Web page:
Before we jump right into diet and nutrition let's learn a bit about your Eclectus.
"Eclectus" (Psittaculini Eclectus roratus) is a nod to the word eclectic because these beauties are the most sexually dimorphic coloration of the entire parrot world.
Males are varying shades of green (left). They have brilliant red splashes of color on their wing bends and sides. From about one year of age, they have a striking "candy corn" colored beak.
Females (right) are varying shades of red, blue, lavender, and purple. Females of the Vosmaeri subspecies have a daisy yellow color on the tail and adult females have a striking black beaks.
The majority of the recognizable subspecies hail from Far North Queensland Australia (Cape York Peninsula), Indonesia, the Solomon Islands, and New Guinea. Of these subspecies only a select few are available to aviculturist. They are the Grand, Red Sided, Vosmaeri , and Solomon Island subspecies.
With a top 3 rank in talking ability Eclectus parrots rival the African Grey and the talking Amazon parrots in clarity of speech and scope of vocabulary, they not only repeat many words and phrases but some learn entire songs. They can be a shy species so if your eclectus isn't talking while you're IN the room there's a good chance he/she is when you're not in the room.
As with all companion birds you should provide the largest cage you can; your eclectus needs plenty of room to exercise those beautiful big wings but also they can be 'perch potatoes' so encourage them to climb around to get to their primary motivator ... food.
A cage width of 3 feet (approximately 1 meter) and the height of the regular Macaw cage is really ideal. These tall vertical cages allow for the placement of swings and/or nets while leaving ample room for natural branches, foraging puzzles, and treasure troves of foot toys.
While Eclectus are a fairly recent species so not an abundance was known about their longevity in captivity. As with many parrot species, eclectus in captivity have been fed improper diets. Studies indicate they need a diet high in fiber with plenty of natural sources of all vitamins and minerals for optimum health. If fed properly and given the opportunity to fly, they have an estimated lifespan comparable to an Amazon or a Grey.
Generally speaking for a parrot of this size, the Eclectus is pretty quiet, to the point of being a perfect apartment dweller in most cases; however, there are exceptions to any rule, and quiet is not always their nature. Just be aware they do have a very loud flock call, but it is typically not used often.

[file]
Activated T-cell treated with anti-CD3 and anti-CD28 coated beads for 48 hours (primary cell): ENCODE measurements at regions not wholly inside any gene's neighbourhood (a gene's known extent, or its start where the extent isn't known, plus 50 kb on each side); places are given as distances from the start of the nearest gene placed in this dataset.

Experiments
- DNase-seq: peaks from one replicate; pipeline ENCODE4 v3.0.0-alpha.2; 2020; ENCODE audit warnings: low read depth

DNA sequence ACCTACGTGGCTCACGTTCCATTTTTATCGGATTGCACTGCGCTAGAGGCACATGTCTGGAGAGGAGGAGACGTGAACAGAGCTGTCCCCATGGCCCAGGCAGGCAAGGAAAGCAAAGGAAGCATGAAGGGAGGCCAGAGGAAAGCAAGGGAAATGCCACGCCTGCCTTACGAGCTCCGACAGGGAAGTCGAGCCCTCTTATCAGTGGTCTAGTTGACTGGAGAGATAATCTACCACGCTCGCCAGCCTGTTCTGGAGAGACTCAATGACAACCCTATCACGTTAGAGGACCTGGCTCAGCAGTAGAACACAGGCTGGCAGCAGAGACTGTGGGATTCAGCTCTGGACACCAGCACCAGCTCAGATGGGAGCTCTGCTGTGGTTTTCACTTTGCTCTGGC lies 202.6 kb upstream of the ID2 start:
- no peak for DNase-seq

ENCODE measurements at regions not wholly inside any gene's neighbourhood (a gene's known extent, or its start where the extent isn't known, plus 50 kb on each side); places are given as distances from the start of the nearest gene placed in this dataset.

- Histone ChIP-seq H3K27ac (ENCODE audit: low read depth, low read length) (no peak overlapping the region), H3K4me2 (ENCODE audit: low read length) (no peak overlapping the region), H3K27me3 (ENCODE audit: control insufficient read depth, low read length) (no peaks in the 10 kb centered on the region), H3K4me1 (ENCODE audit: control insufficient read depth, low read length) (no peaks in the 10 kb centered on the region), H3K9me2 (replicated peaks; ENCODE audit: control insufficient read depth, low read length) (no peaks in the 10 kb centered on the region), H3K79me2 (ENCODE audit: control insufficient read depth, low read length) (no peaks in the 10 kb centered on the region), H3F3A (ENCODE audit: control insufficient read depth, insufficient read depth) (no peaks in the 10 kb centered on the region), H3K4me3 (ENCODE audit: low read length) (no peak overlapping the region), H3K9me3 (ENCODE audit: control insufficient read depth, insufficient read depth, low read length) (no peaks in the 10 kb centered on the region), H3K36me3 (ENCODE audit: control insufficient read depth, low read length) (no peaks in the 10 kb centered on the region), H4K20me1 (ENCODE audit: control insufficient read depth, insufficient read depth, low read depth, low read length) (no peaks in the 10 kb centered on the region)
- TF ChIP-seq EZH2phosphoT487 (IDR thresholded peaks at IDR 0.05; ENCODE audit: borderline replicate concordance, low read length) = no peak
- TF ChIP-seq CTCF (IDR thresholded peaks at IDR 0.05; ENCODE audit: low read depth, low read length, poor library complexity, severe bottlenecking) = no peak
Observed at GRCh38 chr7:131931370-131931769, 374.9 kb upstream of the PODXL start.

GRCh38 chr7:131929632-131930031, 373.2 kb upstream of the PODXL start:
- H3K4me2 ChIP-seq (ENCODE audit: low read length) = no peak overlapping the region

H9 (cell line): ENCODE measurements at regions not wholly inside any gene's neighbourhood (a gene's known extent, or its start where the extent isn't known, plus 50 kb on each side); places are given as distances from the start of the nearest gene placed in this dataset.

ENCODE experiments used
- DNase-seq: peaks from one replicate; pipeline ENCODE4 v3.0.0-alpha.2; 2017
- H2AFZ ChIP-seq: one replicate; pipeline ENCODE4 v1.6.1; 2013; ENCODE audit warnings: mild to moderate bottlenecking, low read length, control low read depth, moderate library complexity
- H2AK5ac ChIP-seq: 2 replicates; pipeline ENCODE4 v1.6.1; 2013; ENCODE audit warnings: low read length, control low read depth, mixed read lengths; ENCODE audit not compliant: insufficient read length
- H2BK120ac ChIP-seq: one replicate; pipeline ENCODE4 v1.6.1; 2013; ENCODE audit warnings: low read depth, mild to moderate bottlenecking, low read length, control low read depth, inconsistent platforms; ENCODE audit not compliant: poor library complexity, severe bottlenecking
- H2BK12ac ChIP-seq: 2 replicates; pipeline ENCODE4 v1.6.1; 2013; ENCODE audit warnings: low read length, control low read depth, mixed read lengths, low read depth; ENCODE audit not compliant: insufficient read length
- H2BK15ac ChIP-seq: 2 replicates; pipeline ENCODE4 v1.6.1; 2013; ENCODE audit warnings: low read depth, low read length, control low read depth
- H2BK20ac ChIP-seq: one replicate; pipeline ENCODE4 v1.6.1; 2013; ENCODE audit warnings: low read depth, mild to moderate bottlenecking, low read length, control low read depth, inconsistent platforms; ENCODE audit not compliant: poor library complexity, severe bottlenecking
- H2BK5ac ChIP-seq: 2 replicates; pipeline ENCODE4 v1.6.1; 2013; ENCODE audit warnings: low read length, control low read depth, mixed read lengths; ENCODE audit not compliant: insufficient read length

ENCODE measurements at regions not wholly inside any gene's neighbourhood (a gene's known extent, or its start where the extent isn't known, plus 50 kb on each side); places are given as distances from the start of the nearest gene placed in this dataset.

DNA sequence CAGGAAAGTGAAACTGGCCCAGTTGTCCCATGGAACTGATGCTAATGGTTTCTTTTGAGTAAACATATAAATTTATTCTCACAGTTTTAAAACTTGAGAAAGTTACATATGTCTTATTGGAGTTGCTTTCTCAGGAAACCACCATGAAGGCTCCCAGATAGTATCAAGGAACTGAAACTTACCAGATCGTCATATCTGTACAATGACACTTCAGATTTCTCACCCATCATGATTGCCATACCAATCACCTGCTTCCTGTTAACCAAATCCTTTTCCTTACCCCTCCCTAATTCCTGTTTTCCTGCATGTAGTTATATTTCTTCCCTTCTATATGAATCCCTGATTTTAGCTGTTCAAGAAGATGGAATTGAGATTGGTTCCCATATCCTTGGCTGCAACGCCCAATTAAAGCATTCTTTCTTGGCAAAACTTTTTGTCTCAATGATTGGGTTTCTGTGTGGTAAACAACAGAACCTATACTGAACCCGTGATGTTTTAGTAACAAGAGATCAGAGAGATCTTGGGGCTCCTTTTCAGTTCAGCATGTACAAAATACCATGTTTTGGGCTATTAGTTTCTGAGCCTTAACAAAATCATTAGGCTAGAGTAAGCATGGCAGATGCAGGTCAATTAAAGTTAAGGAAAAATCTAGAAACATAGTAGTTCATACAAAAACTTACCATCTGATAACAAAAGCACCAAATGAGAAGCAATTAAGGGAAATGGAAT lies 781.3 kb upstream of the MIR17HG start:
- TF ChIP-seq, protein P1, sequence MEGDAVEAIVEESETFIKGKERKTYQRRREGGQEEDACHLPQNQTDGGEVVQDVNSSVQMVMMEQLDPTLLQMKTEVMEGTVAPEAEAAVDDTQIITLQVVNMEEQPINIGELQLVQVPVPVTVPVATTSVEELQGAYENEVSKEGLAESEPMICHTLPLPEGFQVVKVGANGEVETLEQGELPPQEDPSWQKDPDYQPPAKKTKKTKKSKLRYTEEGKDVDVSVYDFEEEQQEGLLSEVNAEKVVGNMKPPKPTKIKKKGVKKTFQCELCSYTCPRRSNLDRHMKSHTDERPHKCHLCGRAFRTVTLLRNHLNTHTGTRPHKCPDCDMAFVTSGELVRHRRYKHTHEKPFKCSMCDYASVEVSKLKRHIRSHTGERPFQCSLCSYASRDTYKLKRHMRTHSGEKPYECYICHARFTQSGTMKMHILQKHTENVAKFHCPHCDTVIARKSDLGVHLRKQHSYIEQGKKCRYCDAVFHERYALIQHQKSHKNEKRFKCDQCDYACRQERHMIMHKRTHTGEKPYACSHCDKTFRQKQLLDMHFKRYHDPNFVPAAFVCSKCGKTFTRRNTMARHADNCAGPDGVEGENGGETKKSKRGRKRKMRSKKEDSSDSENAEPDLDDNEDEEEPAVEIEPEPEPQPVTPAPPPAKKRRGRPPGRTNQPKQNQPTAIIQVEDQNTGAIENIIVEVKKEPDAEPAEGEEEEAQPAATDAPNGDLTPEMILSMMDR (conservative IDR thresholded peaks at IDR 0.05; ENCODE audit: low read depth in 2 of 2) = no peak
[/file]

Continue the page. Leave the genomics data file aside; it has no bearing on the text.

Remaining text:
The normal 10 to 12 hours dark sleep (you may need to cover the cage) is a good rule of thumb. As with other birds, you will notice frequent naps during the day. Young fledglings have a schedule much like a new puppy ... play hard and then sleep hard for about an hour.
Eclectus do best on a diet containing in pulpy, seedy fruits and vitamin A-rich vegetables and fruits. Pellets have been reported to cause issues for Eclectus but this is not always the case. Some eclectus do perfectly fine with pellets in their diet but it is suggested that the pellets be natural coloring, so nothing with added dyes. No one is sure why processed pellets cause issues for eclectus parrots, it could be added vitamins/minerals, it could be the grain base used, it could be colorings or it could be a combination of these three. If your eclectus is toe tapping or wing flipping, try removing all pellets from the diet and see if that doesn't resolve the issue.
You will likely hear "the digestive tract of the Eclectus is longer than usual meaning, the food they eat takes longer to digest." We have been unable to find any medical journals to support this claim. What we do know is that mature eclectus females typically stay in the nest much of their lives (so they don't loose it to another female). They rely on many males to visit them and bring food so it's possible that they have evolved to process the foods they do get in a highly efficient manner.
Eclectus are native canopy feeders, eating many fruits, nuts, and seeds of rainforest plants. They are obligate frugivores (fruit eaters) with as much as 80% of their wild diet is reported to be fruit in some ecological studies. A diet rich in β-carotenes (which are converted into vitamin A), and plant proteins is ideal for the eclectus. You can also add a variety of nuts and sprouted seeds and legumes to the fruit and veggie mix, but be careful as these birds can tend to be over weight especially if not flying or getting daily exercise.